Wood Mackenzie notes that new investors and sources of capital are chasing down a limited supply of viable U.S. solar projects and sees tightening targets, expanding project appetite, and evolving techniques.
Solar power is often referred to as a bespoke investment – solar plants are built to fit into their respective places on the grid, with data collection varying by manufacturer and project, often depending on components the engineer picked. These days, installations are becoming more consistent in their data collection as the industry matures, hardware lifetimes and production projections show higher levels of reliability, and those buying the projects become more sophisticated.
Per a report by Michelle Davis, senior analyst of U.S. distributed solar at Wood Mackenzie Renewables & Power, the investment landscape is evolving:
Solar project financing is intensely competitive: there’s 40% more tax equity investors since 2016, margins for debt are compressing, and residual value is making up 50%+ of utility solar required returns. See more in my report here: https://t.co/pZK6JXcPVX @WM_PowerRenew
— Michelle Davis (@michelle_schmo) December 5, 2018
Davis’ report, US Solar Project Finance and M&A Landscape 2018, aims to communicate “the latest trends impacting tax equity investors, lenders and sponsors.”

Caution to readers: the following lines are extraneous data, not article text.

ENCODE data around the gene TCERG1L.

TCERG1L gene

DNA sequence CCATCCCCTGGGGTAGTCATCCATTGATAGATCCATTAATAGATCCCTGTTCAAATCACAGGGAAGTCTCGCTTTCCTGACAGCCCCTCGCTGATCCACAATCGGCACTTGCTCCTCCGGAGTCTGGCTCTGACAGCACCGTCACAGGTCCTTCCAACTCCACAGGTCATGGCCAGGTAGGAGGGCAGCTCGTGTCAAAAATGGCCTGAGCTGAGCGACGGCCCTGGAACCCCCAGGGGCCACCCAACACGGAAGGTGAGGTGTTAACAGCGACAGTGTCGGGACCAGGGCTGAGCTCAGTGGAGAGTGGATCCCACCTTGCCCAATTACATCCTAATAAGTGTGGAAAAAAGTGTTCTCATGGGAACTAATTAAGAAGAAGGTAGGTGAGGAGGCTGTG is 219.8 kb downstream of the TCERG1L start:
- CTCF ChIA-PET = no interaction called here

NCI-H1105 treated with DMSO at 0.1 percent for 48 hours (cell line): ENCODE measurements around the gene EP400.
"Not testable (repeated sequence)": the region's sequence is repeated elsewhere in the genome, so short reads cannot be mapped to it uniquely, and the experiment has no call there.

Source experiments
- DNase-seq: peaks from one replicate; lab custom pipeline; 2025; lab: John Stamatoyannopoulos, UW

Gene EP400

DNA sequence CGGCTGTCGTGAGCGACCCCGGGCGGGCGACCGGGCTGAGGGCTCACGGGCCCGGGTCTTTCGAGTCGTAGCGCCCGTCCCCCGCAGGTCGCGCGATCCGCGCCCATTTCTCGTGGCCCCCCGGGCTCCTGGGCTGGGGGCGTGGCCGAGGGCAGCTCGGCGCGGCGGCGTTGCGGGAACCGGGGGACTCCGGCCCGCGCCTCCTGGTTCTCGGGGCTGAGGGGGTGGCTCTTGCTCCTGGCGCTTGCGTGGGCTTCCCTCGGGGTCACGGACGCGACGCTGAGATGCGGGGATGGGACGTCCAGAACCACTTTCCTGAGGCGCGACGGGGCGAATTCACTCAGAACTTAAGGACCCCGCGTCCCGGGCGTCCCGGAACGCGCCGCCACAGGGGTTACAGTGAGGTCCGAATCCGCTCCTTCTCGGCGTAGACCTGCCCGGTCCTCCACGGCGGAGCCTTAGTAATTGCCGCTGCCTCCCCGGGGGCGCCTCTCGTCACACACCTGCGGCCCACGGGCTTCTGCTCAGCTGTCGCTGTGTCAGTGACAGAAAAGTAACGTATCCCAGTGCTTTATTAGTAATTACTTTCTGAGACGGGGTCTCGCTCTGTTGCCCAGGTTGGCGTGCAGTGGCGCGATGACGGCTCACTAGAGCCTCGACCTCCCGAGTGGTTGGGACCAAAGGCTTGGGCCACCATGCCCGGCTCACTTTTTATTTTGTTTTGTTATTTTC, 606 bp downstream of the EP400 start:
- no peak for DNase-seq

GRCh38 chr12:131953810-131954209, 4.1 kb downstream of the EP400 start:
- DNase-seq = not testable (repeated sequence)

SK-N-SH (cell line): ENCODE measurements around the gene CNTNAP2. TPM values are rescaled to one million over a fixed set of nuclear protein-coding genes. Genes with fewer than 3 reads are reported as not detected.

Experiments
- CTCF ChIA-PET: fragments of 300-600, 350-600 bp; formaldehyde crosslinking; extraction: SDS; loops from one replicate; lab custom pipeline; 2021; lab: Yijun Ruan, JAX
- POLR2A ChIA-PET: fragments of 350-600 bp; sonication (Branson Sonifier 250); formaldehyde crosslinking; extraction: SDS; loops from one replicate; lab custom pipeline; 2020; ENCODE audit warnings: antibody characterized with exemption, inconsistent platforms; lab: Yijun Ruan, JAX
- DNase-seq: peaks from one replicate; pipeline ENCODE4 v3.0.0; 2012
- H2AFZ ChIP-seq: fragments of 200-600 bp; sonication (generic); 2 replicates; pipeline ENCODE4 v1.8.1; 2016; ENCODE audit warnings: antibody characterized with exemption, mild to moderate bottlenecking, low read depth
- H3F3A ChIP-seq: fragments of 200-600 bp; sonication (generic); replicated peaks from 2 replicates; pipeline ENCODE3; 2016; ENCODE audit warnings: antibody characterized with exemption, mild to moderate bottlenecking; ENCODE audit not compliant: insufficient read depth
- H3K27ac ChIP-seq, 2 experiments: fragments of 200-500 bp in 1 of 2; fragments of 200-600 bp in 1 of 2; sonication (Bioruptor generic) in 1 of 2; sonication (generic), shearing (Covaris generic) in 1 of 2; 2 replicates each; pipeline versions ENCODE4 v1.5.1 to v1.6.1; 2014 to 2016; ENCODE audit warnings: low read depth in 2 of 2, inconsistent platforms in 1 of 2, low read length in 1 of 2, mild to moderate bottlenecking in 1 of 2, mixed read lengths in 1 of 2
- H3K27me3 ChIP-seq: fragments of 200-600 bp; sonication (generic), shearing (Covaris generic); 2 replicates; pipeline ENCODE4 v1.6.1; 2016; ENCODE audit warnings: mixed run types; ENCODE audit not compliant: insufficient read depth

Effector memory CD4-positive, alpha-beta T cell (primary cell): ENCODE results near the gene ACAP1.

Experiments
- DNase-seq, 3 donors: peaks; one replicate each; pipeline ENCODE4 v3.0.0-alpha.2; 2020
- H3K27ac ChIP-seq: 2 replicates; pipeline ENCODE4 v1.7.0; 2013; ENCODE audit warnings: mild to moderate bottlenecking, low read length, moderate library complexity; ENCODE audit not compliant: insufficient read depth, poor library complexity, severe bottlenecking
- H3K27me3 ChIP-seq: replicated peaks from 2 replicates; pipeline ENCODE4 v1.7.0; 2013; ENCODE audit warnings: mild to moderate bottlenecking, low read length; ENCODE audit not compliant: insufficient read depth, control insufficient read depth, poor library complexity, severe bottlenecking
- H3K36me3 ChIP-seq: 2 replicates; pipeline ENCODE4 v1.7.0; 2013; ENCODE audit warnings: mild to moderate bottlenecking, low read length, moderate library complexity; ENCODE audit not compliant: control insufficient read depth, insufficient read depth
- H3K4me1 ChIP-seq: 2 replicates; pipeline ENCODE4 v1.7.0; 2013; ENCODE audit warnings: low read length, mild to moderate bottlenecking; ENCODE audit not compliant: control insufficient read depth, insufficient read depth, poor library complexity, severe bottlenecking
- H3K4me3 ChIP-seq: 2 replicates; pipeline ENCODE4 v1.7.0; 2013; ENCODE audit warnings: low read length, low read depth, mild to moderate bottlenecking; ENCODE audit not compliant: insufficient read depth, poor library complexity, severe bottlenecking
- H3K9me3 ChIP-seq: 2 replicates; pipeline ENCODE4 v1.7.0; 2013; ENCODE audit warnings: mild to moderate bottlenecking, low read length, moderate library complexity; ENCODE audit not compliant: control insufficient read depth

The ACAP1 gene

The market for tax equity, even in light of multiple tax reforms, has increased significantly since 2016. Additionally, with more competition, investors are widening the types of projects they will invest in. Specifically noted was that whereas the largest players still only focus on $25 million and larger, small projects are now being considered and there are plenty going far below that number.
Currently in the U.S., there is a greater demand for project investment than there are projects available to be purchased. One manner that this has shown is that even while the Federal Fund Rate has increased four times over the last year, project financing interest rates have held steady. Dividend Finance has lowered their interest rates over the past year.
Along with this are evolving deal structures. With P50 and P90 ratings showing high confidence in success of solar power construction, and in electricity generation projections, we’re seeing downward pressure on debt service coverage ratios. And with less cash needed to be put down, projects sponsors have more capital available to spread among development.
When utility scale projects holding long term power purchase agreements with investment-grade off takers are put out to the market, buyers are now moving forward in the construction process to gain access. Whereas the most conservative buyers were looking to buy at the Commercial Operation Date, many advanced buyers were choosing to get involved at Notice to Proceed. Now some are reporting purchasing projects months before Notice to Proceed, in a much more risky position in the development chain.
Source: pv magazine